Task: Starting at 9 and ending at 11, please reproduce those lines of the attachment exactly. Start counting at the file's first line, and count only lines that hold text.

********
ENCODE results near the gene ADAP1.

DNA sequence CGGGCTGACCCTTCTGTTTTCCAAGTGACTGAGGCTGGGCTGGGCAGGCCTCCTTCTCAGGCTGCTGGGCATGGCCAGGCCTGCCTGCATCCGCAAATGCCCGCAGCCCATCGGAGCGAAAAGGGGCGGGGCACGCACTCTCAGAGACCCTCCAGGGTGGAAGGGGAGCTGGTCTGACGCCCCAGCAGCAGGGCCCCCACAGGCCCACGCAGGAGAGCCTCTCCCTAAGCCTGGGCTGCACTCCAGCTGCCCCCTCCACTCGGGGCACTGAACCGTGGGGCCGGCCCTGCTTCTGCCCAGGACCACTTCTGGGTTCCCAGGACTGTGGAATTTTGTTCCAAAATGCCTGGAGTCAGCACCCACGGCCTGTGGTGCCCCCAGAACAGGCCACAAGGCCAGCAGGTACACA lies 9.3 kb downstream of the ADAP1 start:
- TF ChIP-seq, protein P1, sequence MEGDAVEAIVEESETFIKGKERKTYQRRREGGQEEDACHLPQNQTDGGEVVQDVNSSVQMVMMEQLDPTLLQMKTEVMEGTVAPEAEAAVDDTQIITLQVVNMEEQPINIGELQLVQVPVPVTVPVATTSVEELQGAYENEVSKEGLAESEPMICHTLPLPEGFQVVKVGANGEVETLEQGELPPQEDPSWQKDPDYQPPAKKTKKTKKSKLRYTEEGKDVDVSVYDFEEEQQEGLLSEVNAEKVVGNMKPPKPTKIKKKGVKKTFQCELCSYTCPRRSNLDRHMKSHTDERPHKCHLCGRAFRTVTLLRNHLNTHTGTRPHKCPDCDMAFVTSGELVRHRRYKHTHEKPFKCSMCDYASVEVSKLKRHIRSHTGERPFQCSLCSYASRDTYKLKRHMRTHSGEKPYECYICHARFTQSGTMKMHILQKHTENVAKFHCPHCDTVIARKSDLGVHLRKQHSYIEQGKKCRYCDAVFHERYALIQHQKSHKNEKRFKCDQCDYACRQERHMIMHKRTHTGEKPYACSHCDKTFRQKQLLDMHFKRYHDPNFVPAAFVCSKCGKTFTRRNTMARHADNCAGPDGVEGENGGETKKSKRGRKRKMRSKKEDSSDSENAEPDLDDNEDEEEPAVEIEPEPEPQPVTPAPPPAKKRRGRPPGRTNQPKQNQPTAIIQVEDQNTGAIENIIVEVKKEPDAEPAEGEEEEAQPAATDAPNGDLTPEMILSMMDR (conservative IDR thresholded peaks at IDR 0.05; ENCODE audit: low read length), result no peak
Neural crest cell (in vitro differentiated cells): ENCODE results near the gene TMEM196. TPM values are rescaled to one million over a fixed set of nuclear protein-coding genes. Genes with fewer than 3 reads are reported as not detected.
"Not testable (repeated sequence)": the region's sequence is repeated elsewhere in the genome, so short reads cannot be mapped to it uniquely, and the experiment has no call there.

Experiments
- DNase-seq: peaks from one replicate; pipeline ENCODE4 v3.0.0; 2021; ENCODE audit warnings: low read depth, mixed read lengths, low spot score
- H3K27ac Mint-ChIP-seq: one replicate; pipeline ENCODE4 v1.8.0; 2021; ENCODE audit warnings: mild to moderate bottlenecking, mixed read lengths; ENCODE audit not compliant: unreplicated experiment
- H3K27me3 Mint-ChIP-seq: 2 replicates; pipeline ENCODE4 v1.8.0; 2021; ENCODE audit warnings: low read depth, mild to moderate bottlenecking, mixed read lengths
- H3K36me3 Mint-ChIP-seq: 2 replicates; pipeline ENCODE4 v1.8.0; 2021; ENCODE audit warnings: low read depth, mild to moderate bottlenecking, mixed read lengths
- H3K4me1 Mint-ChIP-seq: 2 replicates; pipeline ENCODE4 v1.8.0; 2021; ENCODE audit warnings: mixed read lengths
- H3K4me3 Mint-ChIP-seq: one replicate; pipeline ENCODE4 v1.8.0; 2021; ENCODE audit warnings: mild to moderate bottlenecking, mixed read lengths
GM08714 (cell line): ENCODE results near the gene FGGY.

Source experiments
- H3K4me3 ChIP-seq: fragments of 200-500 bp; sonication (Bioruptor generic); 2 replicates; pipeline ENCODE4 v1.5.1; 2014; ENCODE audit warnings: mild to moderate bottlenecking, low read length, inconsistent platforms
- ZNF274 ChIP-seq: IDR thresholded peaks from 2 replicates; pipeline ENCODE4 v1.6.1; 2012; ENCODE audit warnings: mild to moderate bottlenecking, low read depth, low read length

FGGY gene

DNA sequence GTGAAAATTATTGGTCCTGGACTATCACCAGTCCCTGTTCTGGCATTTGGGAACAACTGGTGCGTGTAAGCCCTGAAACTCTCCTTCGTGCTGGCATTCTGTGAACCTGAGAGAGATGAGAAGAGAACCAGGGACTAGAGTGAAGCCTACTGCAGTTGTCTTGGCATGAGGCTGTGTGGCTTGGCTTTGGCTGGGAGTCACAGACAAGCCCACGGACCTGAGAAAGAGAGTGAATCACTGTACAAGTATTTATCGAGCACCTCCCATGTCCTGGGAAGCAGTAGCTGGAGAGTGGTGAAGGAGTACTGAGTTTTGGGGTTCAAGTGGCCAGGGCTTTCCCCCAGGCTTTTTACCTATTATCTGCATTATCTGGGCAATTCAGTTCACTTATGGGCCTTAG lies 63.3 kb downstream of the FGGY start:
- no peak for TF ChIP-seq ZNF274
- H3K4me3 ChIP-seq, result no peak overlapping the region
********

- H3K27me3 Mint-ChIP-seq: 2 replicates; pipeline ENCODE4 v1.8.0; 2021; ENCODE audit warnings: low read depth, mild to moderate bottlenecking, mixed read lengths
- H3K36me3 Mint-ChIP-seq: 2 replicates; pipeline ENCODE4 v1.8.0; 2021; ENCODE audit warnings: low read depth, mild to moderate bottlenecking, mixed read lengths
- H3K4me1 Mint-ChIP-seq: 2 replicates; pipeline ENCODE4 v1.8.0; 2021; ENCODE audit warnings: mixed read lengths